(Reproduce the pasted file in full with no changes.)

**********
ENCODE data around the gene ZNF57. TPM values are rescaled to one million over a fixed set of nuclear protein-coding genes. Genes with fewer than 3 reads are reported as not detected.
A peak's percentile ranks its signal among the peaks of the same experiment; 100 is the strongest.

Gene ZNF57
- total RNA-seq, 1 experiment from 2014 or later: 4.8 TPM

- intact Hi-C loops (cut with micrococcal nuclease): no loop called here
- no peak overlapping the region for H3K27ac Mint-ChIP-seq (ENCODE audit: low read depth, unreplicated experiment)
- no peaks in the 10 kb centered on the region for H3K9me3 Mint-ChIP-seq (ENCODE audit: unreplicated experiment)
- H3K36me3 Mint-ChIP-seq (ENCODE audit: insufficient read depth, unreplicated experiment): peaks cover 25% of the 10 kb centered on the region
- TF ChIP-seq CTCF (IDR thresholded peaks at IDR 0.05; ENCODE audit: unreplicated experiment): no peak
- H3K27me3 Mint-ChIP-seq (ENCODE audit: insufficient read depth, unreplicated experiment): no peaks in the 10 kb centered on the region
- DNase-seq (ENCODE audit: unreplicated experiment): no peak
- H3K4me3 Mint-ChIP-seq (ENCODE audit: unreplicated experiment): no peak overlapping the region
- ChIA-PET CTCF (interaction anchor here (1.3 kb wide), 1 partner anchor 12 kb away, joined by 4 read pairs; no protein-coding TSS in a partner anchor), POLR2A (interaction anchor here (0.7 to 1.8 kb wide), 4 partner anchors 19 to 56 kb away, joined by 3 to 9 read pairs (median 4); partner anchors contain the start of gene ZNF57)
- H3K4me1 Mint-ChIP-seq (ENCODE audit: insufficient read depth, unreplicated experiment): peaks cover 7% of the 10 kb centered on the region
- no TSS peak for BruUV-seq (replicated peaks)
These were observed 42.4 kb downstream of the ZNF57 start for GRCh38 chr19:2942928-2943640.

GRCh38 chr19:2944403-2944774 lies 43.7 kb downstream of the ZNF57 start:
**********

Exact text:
ENCODE data around the gene ZNF57. TPM values are rescaled to one million over a fixed set of nuclear protein-coding genes. Genes with fewer than 3 reads are reported as not detected.
A peak's percentile ranks its signal among the peaks of the same experiment; 100 is the strongest.

Gene ZNF57
- total RNA-seq, 1 experiment from 2014 or later: 4.8 TPM

- intact Hi-C loops (cut with micrococcal nuclease): no loop called here
- no peak overlapping the region for H3K27ac Mint-ChIP-seq (ENCODE audit: low read depth, unreplicated experiment)
- no peaks in the 10 kb centered on the region for H3K9me3 Mint-ChIP-seq (ENCODE audit: unreplicated experiment)
- H3K36me3 Mint-ChIP-seq (ENCODE audit: insufficient read depth, unreplicated experiment): peaks cover 25% of the 10 kb centered on the region
- TF ChIP-seq CTCF (IDR thresholded peaks at IDR 0.05; ENCODE audit: unreplicated experiment): no peak
- H3K27me3 Mint-ChIP-seq (ENCODE audit: insufficient read depth, unreplicated experiment): no peaks in the 10 kb centered on the region
- DNase-seq (ENCODE audit: unreplicated experiment): no peak
- H3K4me3 Mint-ChIP-seq (ENCODE audit: unreplicated experiment): no peak overlapping the region
- ChIA-PET CTCF (interaction anchor here (1.3 kb wide), 1 partner anchor 12 kb away, joined by 4 read pairs; no protein-coding TSS in a partner anchor), POLR2A (interaction anchor here (0.7 to 1.8 kb wide), 4 partner anchors 19 to 56 kb away, joined by 3 to 9 read pairs (median 4); partner anchors contain the start of gene ZNF57)
- H3K4me1 Mint-ChIP-seq (ENCODE audit: insufficient read depth, unreplicated experiment): peaks cover 7% of the 10 kb centered on the region
- no TSS peak for BruUV-seq (replicated peaks)
These were observed 42.4 kb downstream of the ZNF57 start for GRCh38 chr19:2942928-2943640.

GRCh38 chr19:2944403-2944774 lies 43.7 kb downstream of the ZNF57 start: